“CGS will continue to be an independent academic unit that will admit its own students, offer its own programs, graduate its own students,” Pack said. “So it isn’t really totally accurate to say CGS has been made part of Arts and Sciences.

“CGS will continue to have its own mission, to have an advising staff because the advising needs and interests of the students are very different.”

Kinsey said that the services offered by the McCarl Center for Nontraditional Student Success, which helps nontraditional students balance their education with their life and work, will not change, nor will the Osher Lifelong Learning Institute program, which targets older learners.

The shift in focus will bring attention to the needs of nontraditional students and broaden the options open to them, Pack said.

“When CGS was a freestanding unit without its own faculty, its ability to develop new programs was limited because it didn’t control the resources that were needed to develop those programs. Now [with CGS as part of A&S] they’re all in one place,” Pack said.

Rather than negotiate with the various academic units for classes, as Kinsey had done as CGS dean, deans and department chairs are expected to consider the needs of nontraditional students in planning course offerings.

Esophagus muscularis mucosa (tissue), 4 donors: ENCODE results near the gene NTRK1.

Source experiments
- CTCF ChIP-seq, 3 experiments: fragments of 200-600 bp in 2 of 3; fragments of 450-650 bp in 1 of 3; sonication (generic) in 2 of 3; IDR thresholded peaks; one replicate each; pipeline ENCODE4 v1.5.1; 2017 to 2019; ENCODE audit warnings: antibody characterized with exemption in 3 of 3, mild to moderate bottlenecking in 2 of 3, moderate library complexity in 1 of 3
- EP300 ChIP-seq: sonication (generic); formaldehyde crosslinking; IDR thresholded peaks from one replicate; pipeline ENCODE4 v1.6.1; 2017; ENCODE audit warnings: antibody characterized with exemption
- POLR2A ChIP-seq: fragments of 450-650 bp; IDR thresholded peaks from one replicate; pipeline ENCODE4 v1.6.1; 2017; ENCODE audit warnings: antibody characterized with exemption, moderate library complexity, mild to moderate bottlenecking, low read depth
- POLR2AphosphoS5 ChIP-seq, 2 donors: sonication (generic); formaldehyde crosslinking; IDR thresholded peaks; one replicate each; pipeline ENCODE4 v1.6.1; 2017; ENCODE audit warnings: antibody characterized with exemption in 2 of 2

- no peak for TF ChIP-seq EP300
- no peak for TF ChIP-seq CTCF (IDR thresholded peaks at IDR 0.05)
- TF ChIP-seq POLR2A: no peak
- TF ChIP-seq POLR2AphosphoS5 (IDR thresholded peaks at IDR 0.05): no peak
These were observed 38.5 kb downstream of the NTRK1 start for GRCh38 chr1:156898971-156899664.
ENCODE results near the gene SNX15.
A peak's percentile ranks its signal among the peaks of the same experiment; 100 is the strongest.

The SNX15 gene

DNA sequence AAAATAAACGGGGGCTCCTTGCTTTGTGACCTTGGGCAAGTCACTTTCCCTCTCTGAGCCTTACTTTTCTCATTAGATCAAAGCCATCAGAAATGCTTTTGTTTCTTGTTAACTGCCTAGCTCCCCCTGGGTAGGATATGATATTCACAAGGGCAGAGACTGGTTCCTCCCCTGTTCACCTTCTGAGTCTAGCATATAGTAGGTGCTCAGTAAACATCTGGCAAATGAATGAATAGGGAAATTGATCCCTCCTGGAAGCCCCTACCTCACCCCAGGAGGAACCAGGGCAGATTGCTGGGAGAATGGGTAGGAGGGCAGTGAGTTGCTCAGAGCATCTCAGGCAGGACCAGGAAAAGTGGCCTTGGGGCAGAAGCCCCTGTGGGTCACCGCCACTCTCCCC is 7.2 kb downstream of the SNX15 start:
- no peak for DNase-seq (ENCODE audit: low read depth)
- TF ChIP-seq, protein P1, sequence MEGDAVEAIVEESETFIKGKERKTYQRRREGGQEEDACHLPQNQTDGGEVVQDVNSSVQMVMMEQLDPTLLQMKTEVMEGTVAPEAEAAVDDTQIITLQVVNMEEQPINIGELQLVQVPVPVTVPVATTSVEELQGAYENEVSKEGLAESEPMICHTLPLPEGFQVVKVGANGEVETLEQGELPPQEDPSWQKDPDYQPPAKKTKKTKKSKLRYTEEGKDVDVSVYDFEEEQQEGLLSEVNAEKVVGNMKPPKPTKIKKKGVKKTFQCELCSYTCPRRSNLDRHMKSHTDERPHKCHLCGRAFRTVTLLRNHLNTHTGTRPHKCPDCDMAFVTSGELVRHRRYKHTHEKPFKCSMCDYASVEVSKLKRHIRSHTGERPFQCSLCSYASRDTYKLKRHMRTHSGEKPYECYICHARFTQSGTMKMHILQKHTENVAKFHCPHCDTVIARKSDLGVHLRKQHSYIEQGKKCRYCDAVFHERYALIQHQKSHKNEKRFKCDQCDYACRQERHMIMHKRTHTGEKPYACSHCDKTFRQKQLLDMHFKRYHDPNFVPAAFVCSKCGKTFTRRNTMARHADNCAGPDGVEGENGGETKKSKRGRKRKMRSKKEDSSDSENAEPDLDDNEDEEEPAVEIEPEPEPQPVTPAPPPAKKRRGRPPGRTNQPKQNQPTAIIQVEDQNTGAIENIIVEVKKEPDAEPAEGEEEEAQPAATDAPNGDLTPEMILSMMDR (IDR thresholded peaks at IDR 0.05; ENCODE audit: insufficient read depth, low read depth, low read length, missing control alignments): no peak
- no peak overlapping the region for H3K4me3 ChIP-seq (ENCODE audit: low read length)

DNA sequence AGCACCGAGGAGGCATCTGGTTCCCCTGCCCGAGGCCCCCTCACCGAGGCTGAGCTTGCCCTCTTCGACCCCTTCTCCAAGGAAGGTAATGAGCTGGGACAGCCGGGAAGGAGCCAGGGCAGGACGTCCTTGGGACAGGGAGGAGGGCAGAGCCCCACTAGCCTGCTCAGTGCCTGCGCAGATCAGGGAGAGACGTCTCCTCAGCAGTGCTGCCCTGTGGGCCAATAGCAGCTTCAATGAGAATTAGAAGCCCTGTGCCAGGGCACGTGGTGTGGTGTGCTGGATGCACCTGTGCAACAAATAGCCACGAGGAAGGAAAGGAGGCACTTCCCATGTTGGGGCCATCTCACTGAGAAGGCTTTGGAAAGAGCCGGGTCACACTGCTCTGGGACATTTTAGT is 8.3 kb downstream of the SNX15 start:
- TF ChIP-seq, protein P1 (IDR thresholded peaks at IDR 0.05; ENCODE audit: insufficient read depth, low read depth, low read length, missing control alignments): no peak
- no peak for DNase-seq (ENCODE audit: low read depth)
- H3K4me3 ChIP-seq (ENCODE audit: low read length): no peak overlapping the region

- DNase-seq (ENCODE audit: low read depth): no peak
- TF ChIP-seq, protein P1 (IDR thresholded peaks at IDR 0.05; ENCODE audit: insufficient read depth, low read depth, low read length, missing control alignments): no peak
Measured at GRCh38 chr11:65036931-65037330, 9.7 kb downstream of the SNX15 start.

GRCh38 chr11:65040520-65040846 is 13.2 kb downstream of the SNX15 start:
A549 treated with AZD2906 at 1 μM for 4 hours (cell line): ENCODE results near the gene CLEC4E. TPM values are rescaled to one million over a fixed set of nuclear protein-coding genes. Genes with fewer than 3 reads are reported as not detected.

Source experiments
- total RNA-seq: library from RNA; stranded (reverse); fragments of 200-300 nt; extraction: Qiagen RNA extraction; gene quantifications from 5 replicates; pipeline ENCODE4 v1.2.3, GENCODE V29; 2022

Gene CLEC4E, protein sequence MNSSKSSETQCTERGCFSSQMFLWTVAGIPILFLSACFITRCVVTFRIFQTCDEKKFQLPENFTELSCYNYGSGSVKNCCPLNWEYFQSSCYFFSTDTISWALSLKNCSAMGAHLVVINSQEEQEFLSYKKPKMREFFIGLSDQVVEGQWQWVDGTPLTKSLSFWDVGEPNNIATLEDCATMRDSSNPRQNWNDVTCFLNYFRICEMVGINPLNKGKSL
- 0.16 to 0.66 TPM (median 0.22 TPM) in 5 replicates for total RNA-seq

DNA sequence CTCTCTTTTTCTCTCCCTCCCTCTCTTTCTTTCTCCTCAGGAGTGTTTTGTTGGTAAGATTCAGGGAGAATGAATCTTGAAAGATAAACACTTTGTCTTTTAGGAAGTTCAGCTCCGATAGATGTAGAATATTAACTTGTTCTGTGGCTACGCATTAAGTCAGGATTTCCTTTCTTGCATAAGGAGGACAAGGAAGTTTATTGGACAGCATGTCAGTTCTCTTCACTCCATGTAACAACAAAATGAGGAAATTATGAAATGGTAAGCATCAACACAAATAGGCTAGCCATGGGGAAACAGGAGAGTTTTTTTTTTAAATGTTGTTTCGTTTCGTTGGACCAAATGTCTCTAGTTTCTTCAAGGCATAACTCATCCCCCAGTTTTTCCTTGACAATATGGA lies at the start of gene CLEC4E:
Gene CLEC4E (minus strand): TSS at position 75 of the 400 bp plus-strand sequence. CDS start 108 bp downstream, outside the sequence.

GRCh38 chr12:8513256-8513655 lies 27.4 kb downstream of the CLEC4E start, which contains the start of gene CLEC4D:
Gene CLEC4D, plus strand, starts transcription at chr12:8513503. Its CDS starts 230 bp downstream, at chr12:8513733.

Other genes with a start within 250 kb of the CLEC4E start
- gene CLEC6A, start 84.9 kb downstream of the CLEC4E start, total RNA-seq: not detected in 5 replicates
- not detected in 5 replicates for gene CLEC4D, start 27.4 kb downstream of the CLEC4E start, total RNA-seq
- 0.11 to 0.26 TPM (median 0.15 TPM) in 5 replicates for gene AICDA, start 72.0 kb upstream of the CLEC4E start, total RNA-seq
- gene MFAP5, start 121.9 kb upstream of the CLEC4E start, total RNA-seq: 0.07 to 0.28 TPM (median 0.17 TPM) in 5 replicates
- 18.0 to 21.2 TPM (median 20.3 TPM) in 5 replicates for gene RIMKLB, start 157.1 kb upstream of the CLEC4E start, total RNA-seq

“It makes the dean and each department chair equally responsible for providing the whole array of courses to all the students. CGS students are no longer somebody else’s students,” Pack said.

For example, he said, a “department will be responsible for a seamless curriculum that will run from 8 o’clock in the morning to 10 o’clock at night that will include courses on Saturday, that will include courses in Mt. Lebanon and Monroeville. And the chairman in structuring his or her offerings and assignments now simply takes that into account.”

“Some of it is just a perception thing, but it’s an important perception thing. They’re now their students. They now own these students and are responsible for them.”